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New Hampshire

November 13, 2013

Candlepin bowling draws a crowd

Candlepin bowling strikes a chord with many

WINDHAM — Ten o’clock on a Wednesday morning finds John Remillard of Salem among 144 bowlers occupying the 36 lanes at Park Place.

Remillard is closely watching his sister-in-law, Betty Dooley of Metheun, as she launches a ball, which lands with a thump a few feet in front of her, before rolling straight at the pins.

“She’s a lobber and she comes off her left leg,” Remillard observes, commenting on Dooley’s delivery.

Dooley’s roll takes down six pins in the middle, leaving a split. Two pins are left standing by the gutters on either side of the lane.

She puts her second and third balls in the middle, failing to pick up the spare or any other pins.

“She has a hard time on corners,” Remillard says. “I do, too.”

They regularly playing in the senior league, one of their amusements in life.

“It’s just an enjoyment. We’re all seniors here,” Remillard said. “This is a fun thing to do.”

Candlepin bowling is one of “603 Reasons” readers said New Hampshire is special.

“I like the challenge of getting a good score,” said Dooley, who is averaging 88 this year. “I was doing way better last year. I’m in a slump now.”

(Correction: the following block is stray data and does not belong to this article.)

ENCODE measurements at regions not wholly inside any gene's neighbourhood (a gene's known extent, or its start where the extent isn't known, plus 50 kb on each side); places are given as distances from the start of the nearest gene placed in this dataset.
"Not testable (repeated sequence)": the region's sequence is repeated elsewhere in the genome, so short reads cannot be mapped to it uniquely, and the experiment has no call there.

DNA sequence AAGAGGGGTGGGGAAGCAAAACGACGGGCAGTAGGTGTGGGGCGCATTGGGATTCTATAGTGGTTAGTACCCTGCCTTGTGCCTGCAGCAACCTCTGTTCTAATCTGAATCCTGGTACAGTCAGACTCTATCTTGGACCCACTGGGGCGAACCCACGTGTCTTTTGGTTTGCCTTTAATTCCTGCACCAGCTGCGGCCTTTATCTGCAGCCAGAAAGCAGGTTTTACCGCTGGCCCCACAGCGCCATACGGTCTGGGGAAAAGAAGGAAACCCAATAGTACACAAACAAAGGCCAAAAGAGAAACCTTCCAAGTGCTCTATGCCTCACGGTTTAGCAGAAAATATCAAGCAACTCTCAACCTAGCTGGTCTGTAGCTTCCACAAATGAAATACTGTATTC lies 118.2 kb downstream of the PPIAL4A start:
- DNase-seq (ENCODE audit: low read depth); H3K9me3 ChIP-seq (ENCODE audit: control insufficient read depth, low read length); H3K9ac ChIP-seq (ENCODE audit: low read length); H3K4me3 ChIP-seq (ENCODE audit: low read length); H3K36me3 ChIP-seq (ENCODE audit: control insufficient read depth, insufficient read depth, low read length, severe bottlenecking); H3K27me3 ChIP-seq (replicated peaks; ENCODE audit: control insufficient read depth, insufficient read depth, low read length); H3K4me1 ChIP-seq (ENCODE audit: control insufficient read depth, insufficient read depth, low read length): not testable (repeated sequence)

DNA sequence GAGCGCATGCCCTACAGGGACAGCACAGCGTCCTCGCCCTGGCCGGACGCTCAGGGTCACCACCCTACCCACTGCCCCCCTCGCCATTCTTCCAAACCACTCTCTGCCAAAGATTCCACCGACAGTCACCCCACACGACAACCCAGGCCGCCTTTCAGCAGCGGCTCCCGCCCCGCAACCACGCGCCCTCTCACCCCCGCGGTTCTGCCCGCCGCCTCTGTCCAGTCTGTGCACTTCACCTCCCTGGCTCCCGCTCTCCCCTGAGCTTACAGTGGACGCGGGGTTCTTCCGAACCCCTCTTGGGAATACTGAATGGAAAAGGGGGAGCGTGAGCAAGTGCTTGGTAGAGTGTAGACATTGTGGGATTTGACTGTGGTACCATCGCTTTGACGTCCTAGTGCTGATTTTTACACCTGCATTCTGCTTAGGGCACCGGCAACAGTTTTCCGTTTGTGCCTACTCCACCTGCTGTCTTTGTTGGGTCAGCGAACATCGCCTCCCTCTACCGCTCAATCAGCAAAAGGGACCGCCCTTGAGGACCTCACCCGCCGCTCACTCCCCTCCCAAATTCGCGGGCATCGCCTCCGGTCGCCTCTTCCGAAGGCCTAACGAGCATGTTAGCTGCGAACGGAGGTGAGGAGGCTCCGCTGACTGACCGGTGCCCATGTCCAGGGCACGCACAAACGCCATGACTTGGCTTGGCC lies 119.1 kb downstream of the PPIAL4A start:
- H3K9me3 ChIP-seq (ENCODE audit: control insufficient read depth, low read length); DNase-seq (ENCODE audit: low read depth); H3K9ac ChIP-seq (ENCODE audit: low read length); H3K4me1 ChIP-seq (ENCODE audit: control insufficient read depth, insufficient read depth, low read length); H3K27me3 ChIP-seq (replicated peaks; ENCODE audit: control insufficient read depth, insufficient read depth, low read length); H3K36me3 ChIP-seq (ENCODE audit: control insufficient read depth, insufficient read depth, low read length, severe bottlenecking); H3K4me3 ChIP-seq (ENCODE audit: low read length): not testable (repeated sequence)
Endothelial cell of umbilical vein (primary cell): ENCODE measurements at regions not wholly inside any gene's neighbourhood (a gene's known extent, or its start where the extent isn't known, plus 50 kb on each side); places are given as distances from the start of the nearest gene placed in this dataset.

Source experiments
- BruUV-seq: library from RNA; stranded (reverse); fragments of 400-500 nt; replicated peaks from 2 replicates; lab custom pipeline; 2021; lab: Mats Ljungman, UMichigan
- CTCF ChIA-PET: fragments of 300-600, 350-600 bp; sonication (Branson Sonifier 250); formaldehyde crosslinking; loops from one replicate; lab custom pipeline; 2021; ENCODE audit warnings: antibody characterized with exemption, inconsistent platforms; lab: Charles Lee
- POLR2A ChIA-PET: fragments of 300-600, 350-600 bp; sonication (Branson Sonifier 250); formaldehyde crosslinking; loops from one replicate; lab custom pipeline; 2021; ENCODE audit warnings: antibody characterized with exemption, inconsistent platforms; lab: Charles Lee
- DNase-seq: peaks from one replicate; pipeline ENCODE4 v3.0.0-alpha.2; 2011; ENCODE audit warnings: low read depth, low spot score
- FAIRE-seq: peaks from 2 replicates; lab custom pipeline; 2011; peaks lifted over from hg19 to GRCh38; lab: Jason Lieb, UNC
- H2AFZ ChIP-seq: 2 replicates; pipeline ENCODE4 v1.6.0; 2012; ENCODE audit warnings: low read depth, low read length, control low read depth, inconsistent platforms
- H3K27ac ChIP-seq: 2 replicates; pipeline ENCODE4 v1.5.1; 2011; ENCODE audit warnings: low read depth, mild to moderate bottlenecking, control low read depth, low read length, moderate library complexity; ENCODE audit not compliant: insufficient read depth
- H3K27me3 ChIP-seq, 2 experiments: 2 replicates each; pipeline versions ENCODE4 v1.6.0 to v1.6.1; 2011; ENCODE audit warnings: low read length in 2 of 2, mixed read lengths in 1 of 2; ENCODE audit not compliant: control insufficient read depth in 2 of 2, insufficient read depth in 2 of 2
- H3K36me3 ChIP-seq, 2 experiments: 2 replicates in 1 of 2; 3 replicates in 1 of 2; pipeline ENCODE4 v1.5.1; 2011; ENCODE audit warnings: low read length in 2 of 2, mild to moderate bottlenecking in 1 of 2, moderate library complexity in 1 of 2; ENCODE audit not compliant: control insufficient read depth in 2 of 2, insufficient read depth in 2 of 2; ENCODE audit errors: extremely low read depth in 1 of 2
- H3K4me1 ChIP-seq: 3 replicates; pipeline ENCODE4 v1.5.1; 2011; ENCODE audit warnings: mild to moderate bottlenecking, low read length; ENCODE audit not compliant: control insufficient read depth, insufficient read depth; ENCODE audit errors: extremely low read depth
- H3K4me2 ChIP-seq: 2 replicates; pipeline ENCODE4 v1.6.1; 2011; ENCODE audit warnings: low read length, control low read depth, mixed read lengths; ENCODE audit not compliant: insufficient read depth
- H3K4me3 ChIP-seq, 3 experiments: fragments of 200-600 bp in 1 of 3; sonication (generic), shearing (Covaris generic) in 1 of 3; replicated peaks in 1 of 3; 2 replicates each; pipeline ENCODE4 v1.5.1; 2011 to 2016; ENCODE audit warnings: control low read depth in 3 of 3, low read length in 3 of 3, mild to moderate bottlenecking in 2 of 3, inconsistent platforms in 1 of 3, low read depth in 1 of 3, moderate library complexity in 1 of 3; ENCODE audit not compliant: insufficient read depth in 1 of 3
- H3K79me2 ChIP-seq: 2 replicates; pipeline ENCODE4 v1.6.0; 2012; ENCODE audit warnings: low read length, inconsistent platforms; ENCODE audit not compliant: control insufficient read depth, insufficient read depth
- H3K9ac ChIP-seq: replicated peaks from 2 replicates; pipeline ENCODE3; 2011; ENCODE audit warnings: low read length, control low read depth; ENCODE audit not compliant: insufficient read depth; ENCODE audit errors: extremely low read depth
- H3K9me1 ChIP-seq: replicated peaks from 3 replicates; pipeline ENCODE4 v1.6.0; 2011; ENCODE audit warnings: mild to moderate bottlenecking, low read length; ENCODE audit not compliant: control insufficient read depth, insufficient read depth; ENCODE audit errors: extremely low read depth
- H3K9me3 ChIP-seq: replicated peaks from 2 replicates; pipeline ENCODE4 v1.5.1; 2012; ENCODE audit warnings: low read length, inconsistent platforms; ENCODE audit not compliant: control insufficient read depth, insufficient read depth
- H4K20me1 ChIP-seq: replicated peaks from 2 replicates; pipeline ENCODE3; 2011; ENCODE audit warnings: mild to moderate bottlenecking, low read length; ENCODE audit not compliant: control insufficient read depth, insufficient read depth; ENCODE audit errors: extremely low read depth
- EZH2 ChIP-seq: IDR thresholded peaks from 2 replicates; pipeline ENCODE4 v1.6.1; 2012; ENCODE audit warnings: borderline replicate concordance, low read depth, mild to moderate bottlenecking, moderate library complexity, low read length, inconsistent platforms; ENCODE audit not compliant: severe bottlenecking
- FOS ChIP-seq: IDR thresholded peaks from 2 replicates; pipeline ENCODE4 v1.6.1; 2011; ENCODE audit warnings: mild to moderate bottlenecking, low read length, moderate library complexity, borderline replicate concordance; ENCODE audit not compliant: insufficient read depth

Her brother-in-law averages 82 a string and admits transitioning from tenpin bowling was a challenge.

“You’ve got to be consistent. You’ve got to hit your mark,” Remillard said. “You don’t shoot for the pins.”

“You know the dots?” he asks, gesturing to the lanes. “That’s what you shoot for.”

Remillard sounds like the pitching coach for the Red Sox.

“You’ve got to control your speed and your arm,” he said.

Linda Waites of Derry is working the counter at Park Place Lanes, signing in the seniors.

She wasn’t surprised people regard candlepin bowling as one of “603 Reasons” New Hampshire is special.

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